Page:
J P Morgan and the International Mercantile Marine (IMM)

By 1900, the WSL was doing very well but many of the shipping lines were not. One of the richest men in the world, Mr John Pierpont Morgan wanted to monopolise the shipping trade and began to buy up the lines most affected by the loss of profit: and acquired The American Line, Red Star, Dominion, Atlantic Transport and Leyland.

By 1902, the International Mercantile Marine (IMM) carried 64,738 passengers, a total influenced by high immigration to the United States. The IMM signed a partnership with the two most important German shipping companies, Norddeutscher Lloyd and HAPAG. Together they carried a total of 66,838 passengers. Morgan wanted their trade and subsequently, The German-Morgan Agreement was signed in New York on 20 February 1902.

Morgan wanted the WSL under his belt and offered the WSL shareholders 10 times as much as the WSL earned in 1900. The majority (75%) wanted to accept this and the last Annual General Meeting of the Oceanic Steam Navigation Company was held on 17 May 1902. Ismay was retained as Managing Director and Chairman and on 25 May, the agreement was signed between Morgan and the WSL. The IMM owned the WSL.

On 1 October 1902, following the earlier purchase of the lines, JP Morgan & Co announced the formation of the IMM). IMM was the holding company that controlled subsidiary companies (the lines). The ships continued to sail under their own house and national flags.


The “Big Four”

The WSL had planned to build the Oceanic’s sister, Olympic, but this plan was scrapped once resources were given to a new project: The “Big Four.”

These were:

At the time of their launch all the ships (except Adriatic) were the largest ships in the world.

The WSL envisaged building ships bigger than the Great Eastern. Each would have gross tonnage in excess of 20,000 tons and would not be built for speed – but luxury. Thomas Ismay ordered the first ship, the Celtic shortly before he died in 1899. The Celtic and Cedric would be smaller than the Baltic and the Adriatic. They would be steam driven, have two propellers and could maintain an average speed of 16 knots. They would each have two funnels and four masts to support the wireless telephone systems.

Luxury was certainly an apt word to describe the ships. Such luxury at sea had never been seen before. There were many features but just to name a few; a glass roof on the dining room, lounge with the reading and writing room with books, large windows, a covered promenade deck, stained glass windows and Turkish Bath’s.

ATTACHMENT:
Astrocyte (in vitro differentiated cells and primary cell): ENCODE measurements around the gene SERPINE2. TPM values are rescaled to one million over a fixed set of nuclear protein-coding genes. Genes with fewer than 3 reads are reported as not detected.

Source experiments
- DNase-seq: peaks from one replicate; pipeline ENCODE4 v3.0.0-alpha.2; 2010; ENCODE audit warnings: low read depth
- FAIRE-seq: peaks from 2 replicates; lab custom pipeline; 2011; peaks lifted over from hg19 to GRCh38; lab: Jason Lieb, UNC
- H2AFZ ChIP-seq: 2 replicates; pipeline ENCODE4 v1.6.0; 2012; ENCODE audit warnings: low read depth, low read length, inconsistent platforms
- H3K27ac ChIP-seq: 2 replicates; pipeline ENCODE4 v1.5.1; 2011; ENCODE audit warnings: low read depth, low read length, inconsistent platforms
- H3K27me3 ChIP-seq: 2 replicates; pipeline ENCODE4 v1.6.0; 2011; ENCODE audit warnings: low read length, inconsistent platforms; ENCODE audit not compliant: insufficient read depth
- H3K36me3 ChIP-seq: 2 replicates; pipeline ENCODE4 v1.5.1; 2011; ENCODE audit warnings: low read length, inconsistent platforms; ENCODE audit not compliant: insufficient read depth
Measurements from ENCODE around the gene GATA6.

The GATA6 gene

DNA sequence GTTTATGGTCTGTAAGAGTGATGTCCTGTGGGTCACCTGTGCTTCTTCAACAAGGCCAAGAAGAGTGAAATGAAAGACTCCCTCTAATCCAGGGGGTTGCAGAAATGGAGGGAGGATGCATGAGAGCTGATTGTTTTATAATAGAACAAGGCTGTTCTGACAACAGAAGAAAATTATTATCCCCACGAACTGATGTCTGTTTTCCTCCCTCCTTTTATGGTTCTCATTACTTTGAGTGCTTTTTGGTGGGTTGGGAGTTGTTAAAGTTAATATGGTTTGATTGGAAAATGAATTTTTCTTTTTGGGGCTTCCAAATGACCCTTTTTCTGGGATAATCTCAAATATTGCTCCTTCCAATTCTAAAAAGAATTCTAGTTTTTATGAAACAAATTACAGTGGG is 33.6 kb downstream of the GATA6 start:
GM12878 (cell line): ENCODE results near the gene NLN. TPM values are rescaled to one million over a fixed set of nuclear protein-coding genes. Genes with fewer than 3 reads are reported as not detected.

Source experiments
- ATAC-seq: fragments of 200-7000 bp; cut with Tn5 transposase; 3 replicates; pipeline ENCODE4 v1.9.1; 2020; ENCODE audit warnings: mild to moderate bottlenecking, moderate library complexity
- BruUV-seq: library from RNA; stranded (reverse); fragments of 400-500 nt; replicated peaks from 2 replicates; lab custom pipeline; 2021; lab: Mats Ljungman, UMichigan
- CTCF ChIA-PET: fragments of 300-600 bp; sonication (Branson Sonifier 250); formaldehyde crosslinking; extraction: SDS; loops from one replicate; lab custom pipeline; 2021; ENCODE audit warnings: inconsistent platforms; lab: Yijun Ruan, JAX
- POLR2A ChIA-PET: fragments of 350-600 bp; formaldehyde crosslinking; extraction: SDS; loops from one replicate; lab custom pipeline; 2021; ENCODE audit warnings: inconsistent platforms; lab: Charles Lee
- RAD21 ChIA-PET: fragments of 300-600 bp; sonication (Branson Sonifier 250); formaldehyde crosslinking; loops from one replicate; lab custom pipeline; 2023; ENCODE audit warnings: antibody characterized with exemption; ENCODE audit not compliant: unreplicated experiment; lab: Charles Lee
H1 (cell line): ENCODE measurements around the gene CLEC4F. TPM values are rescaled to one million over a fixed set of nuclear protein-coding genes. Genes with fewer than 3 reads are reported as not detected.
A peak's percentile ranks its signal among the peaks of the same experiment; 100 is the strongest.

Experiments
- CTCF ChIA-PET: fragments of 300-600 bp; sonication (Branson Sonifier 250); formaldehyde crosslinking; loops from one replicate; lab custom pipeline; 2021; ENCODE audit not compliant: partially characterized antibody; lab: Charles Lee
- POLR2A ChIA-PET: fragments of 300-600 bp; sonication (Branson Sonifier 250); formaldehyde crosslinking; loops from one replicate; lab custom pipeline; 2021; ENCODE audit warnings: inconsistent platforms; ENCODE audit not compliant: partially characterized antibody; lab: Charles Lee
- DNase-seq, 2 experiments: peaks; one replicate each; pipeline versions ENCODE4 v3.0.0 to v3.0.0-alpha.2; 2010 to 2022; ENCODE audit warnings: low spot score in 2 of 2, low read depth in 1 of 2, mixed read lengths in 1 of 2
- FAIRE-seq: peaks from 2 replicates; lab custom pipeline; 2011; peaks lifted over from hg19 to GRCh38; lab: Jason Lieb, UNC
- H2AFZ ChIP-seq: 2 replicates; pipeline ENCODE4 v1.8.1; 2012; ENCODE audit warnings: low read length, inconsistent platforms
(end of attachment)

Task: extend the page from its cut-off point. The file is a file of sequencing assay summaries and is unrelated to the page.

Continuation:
RMS Celtic

RMS Celtic 1901
RMS Celtic (1901)

The Celtic was built by Harland and Wolff under keel number 335, launched on 4 April 1901 and completed on 11 July 1901. She was 701 feet long with a beam of 75 feet and had a gross tonnage of 20,904. She was very popular with passengers especially since immigration numbers had increased. She could carry nearly 3000 passengers and 350 crew members. She sailed on her maiden voyage from Liverpool to New York on 26 July 1901.

During the First World War, she was converted to an armed merchant cruiser. In 1916, she was converted to a troopship for transporting troops to Egypt.

In 1917, she hit a mine off the coast of the Isle of Man but did not sink. She was towed to Peel Bay and repaired in Belfast. In 1918, she was torpedoed by a German U-boat but again she did not sink and was repaired.

On 10 December 1928, she became stranded on the Cow and Calf rocks off the coast of Ireland. She suffered serious structural damage and insurance companies wrote her off. She was scrapped in 1933.


RMS Cedric

RMS Cedric 1902
RMS Cedric (1902)

The Cedric was built by Harland and Wolff under keel number 337. Her keel was laid down in 1902, launched on 21 August 1982 and completed on 31 January 1903. She was 700 feet long and the beam of 75.3 feet and had a gross tonnage of 21,035. She could accommodate 2877 passengers: 365 First Class, 160 Second Class and 2352 Third Class and 350 crew. She commenced her maiden voyage from Liverpool to New York on 11 February 1903.

For the first decade of her career she crossed the Atlantic without incident. She was requisitioned for war service after her voyage on 21 October 1914. She was converted to an armed merchant cruiser and later converted to a troopship in 1916, transporting troops to Egypt and then later to America.

In September 1919, the WSL regained control of the Cedric and she returned to Harland and Wolff for a refit. She could accommodate 1599 passengers: 347 First Class, 252 Second Class and 1000 Third Class. She took up service across the Atlantic. Her last cruise was on 5 September 1931, after which she was sold to Thos W Ward for £22,150 in 1932 for scrap.